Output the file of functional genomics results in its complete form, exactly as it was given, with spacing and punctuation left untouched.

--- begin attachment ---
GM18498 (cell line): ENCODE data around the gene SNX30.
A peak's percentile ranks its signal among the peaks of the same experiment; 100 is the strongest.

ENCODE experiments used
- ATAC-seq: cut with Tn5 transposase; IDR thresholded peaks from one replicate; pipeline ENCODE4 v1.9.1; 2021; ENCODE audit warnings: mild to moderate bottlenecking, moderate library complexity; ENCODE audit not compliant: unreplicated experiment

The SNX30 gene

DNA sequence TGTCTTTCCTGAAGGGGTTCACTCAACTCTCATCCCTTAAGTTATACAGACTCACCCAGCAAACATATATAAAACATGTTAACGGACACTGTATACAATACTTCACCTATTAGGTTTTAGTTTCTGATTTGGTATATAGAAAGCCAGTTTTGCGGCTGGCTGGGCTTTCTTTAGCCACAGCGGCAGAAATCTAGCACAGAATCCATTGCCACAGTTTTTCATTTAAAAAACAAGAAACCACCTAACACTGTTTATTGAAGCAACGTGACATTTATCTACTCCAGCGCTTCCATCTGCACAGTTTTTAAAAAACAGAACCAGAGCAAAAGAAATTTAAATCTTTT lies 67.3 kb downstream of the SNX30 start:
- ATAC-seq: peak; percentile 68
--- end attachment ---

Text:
GM18498 (cell line): ENCODE data around the gene SNX30.
A peak's percentile ranks its signal among the peaks of the same experiment; 100 is the strongest.

ENCODE experiments used
- ATAC-seq: cut with Tn5 transposase; IDR thresholded peaks from one replicate; pipeline ENCODE4 v1.9.1; 2021; ENCODE audit warnings: mild to moderate bottlenecking, moderate library complexity; ENCODE audit not compliant: unreplicated experiment

The SNX30 gene

DNA sequence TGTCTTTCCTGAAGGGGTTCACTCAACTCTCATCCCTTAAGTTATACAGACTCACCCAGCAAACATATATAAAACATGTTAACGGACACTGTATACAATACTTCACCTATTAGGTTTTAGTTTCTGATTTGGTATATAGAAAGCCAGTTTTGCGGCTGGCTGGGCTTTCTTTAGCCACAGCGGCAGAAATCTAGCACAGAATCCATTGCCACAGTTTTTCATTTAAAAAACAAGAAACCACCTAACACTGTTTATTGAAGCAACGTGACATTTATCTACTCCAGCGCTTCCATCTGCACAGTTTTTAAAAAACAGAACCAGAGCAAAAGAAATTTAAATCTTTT lies 67.3 kb downstream of the SNX30 start:
- ATAC-seq: peak; percentile 68